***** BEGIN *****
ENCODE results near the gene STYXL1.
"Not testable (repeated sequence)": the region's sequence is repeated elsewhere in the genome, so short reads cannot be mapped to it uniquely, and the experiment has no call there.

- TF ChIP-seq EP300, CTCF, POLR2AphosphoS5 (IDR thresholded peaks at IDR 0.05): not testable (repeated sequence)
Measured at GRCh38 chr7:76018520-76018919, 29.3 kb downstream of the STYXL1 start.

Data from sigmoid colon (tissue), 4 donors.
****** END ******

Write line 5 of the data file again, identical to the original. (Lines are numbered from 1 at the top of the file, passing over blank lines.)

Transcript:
Data from sigmoid colon (tissue), 4 donors.